Dementia is one of the most dangerous and distressing conditions anyone can face in their lives.
It is a chronic or persistent disorder of the mental processes, caused by brain disease or injury, and marked by memory disorders, personality changes, and impaired reasoning.
According to a previous report, almost 47 million people are living with dementia around the world with 4.1 million of them living in India. There are more than 9.9 million new cases of dementia diagnosed each year worldwide, implying one new case every 3.2 seconds.
People are twice as afraid of losing their cognitive skills as they are about losing their physical abilities. For years it was believed that we can do little to prevent such a condition. But, according to a recent research, changing your diet and, for example, eating leafy greens such as spinach, and drinking a glass of wine at night can cut the chances of getting Alzheimer’s by up to half, according to The Mirror.
A Mediterranean-style diet, called MIND, may lower your risk of developing cognitive impairment and reduce the risk of Alzheimer’s by as much as 53 percent. A MIND Diet is the first diet specifically geared toward promoting not just better health in general, but better brain health throughout life.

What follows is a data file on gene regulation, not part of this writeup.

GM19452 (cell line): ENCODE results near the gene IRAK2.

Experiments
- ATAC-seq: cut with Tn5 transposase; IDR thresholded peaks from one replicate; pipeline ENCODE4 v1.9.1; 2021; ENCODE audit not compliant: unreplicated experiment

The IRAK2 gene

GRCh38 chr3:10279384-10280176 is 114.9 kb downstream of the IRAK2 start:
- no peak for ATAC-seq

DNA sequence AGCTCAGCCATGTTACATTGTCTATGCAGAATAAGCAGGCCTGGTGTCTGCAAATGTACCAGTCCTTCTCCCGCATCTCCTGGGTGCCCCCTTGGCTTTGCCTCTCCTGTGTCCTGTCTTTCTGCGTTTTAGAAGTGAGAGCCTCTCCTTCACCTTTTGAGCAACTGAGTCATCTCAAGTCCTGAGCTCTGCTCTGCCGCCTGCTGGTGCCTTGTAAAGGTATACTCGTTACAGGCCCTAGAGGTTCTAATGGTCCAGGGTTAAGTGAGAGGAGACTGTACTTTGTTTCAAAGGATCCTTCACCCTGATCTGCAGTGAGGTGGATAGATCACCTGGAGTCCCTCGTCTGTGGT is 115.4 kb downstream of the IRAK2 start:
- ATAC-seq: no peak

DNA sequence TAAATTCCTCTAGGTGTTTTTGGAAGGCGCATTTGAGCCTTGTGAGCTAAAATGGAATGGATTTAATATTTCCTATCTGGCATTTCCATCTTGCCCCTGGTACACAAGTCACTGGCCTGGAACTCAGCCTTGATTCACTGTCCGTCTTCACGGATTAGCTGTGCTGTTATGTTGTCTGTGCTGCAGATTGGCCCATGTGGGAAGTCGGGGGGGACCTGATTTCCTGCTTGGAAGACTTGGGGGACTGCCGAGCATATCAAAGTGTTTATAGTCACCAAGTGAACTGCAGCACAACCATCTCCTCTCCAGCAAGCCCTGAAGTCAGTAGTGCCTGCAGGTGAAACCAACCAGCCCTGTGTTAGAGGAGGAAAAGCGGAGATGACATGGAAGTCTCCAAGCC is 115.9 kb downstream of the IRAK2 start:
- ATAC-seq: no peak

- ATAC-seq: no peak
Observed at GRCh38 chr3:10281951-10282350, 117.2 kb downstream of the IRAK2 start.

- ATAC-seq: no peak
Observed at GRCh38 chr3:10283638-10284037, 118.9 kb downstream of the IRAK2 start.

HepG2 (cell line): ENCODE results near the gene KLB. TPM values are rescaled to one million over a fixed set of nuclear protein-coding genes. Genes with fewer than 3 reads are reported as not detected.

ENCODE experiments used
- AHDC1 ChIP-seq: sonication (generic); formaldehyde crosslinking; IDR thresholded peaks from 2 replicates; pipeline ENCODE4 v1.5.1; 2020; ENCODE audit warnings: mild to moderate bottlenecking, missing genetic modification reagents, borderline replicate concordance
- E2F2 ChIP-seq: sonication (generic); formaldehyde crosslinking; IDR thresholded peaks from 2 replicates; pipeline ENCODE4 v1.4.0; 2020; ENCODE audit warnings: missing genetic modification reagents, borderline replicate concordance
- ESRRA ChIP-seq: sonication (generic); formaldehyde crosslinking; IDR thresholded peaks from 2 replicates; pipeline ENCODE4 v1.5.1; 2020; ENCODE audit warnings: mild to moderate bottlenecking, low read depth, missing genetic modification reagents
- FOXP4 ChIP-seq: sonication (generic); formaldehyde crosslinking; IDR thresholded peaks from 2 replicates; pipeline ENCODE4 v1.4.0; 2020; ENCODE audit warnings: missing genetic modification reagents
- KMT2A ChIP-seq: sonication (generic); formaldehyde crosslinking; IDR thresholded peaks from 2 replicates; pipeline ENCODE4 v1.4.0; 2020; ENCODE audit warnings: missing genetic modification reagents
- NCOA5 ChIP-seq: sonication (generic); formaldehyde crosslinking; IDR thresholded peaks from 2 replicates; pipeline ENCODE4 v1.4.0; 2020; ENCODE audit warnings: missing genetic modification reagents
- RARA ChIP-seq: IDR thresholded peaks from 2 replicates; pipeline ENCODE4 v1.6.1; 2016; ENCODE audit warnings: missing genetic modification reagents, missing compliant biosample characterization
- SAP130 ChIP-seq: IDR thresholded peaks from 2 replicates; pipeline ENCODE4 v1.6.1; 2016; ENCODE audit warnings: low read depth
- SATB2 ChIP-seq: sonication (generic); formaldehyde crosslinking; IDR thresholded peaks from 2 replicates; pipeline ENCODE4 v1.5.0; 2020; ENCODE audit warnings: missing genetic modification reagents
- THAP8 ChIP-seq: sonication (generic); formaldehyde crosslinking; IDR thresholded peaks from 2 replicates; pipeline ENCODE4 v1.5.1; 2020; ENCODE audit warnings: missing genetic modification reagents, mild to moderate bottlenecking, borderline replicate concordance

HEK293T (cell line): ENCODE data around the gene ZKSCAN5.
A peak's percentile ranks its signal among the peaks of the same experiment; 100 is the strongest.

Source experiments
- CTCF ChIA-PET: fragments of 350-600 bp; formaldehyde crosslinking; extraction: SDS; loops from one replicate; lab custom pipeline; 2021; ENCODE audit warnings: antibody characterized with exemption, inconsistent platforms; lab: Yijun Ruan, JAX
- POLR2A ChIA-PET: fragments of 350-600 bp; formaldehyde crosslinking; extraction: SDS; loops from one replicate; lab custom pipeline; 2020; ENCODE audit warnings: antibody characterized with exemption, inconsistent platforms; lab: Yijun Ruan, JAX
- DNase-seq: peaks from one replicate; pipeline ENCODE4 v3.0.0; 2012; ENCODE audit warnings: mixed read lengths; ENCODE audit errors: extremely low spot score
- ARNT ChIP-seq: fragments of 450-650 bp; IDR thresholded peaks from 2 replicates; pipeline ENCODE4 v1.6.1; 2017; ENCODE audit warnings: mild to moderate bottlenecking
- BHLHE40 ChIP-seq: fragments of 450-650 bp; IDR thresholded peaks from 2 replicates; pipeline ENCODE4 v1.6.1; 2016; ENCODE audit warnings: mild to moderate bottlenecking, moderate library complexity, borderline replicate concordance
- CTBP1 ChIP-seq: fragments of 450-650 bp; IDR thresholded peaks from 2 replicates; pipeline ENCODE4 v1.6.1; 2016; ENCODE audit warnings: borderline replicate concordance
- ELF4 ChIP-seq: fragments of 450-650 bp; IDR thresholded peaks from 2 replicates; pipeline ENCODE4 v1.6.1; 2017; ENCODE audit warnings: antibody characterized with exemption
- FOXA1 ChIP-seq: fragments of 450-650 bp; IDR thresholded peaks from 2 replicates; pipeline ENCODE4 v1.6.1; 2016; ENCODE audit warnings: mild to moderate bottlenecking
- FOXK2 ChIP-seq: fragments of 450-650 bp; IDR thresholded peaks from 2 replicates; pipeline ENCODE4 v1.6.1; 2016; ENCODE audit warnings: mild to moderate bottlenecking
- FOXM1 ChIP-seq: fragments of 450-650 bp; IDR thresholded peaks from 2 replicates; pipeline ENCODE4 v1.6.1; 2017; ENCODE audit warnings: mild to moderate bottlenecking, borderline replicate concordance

Research supports its links to brain health, including reducing the risk of Alzheimer’s disease, possibly owing to its focus on antioxidant foods and those which reduce inflammation. This diet was created by Dr Morris after reviewing the existing literature surrounding brain health and food, specifically examining the Mediterranean Diet and the DASH Diet.
On the MIND diet, participants are encouraged to focus on eating primarily from the following 10 food groups:
Green leafy vegetables
These include spinach and kale. Loaded with brain-healthy nutrients such as folate, vitamin E and flavonoids.
Serving size: 2 cups raw leafy greens or 1 cup cooked leafy greens
Servings: 1 per day, at least
High in flavonoids, berries have been shown to improve short and long-term cognition.
Serving size: 1 cup fresh fruit or 1/2 cup dried fruit
Servings: 2 per week, at least.
Vegetables and fruit
This diet recommends at least one serving per day of vegetables and fruits, such as broccoli, sweet potato or apples.
Serving size: Vegetables: 2 cups raw vegetables or 1 cup cooked
Serving size: 1 cup fresh fruit or 1/2 cup dried fruit or 1 medium-sized fruit, such as an apple
Servings: 1 per day, at least
Not only are beans rich in protein and fiber, they are packed with B vitamins, which are essential for brain function and health.
Bean also low in fat and are easy to incorporate into a variety of dishes.
Serving size: 1/2 cup cooked
Servings: at least 4 per week
Seafood has OMEGA 3 and it is associated with a lower risk for Alzheimer’s disease.
Rich in over 230 anti-oxidant and anti-inflammatory properties, olive oil helps remove dangerous proteins from the brain.
Serving size: 1 tablespoon
Servings: Use as your primary oil for low to medium heat, or with cold dishes
A serving of wine is recommended.
Wine contains polyphenols, which are micronutrients which help prevent degenerative diseases.